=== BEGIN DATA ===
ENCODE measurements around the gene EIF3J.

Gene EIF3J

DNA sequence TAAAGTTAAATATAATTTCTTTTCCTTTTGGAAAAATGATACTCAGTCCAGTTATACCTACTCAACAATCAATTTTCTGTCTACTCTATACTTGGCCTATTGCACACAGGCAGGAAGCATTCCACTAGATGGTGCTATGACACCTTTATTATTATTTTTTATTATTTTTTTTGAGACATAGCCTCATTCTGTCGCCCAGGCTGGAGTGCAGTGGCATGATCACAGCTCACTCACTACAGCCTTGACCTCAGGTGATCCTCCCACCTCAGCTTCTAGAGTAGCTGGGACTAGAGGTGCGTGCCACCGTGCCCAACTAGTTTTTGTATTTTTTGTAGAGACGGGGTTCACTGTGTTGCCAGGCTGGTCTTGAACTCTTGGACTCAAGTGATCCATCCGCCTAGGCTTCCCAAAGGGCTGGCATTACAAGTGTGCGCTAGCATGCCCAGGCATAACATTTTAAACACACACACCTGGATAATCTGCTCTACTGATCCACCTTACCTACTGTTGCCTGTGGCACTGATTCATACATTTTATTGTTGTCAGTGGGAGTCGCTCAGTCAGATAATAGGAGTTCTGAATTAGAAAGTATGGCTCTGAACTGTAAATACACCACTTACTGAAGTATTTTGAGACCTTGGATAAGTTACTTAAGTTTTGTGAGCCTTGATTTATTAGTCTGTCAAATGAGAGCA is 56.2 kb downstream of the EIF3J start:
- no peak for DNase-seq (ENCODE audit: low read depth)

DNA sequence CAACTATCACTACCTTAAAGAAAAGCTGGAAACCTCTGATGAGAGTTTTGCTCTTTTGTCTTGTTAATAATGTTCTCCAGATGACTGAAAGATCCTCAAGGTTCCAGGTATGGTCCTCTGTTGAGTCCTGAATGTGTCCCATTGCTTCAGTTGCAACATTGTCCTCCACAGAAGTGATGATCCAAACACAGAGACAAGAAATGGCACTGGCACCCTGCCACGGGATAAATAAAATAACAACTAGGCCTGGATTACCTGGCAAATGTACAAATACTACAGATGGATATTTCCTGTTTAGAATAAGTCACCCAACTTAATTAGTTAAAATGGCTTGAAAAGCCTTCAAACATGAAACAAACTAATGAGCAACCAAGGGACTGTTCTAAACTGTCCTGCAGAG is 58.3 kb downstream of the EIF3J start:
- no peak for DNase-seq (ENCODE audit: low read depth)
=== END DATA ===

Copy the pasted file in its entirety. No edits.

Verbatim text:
ENCODE measurements around the gene EIF3J.

Gene EIF3J

DNA sequence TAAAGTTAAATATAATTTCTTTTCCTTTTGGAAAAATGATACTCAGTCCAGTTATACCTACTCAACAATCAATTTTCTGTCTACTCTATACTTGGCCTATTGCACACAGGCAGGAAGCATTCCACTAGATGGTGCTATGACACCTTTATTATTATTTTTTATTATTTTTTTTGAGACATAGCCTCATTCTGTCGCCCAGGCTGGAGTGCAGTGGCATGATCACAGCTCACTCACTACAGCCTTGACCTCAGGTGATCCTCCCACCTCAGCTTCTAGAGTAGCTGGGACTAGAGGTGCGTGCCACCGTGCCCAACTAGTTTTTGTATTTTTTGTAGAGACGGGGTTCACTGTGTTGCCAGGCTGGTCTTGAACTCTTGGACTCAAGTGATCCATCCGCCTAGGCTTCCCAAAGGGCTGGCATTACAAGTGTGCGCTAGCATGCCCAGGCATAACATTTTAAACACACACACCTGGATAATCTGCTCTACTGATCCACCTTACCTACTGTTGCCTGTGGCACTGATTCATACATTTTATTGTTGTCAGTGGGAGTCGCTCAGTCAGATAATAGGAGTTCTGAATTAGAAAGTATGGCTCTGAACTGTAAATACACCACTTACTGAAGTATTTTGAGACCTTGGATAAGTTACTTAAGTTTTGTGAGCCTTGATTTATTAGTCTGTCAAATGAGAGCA is 56.2 kb downstream of the EIF3J start:
- no peak for DNase-seq (ENCODE audit: low read depth)

DNA sequence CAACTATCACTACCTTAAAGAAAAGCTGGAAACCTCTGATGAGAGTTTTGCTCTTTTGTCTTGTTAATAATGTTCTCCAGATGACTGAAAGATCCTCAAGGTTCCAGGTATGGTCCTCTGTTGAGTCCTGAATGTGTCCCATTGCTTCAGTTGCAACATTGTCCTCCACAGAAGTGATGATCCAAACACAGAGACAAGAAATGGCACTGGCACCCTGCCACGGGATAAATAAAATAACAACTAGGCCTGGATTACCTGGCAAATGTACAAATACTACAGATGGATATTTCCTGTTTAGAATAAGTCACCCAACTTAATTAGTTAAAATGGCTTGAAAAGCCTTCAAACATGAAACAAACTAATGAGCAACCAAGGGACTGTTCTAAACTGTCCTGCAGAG is 58.3 kb downstream of the EIF3J start:
- no peak for DNase-seq (ENCODE audit: low read depth)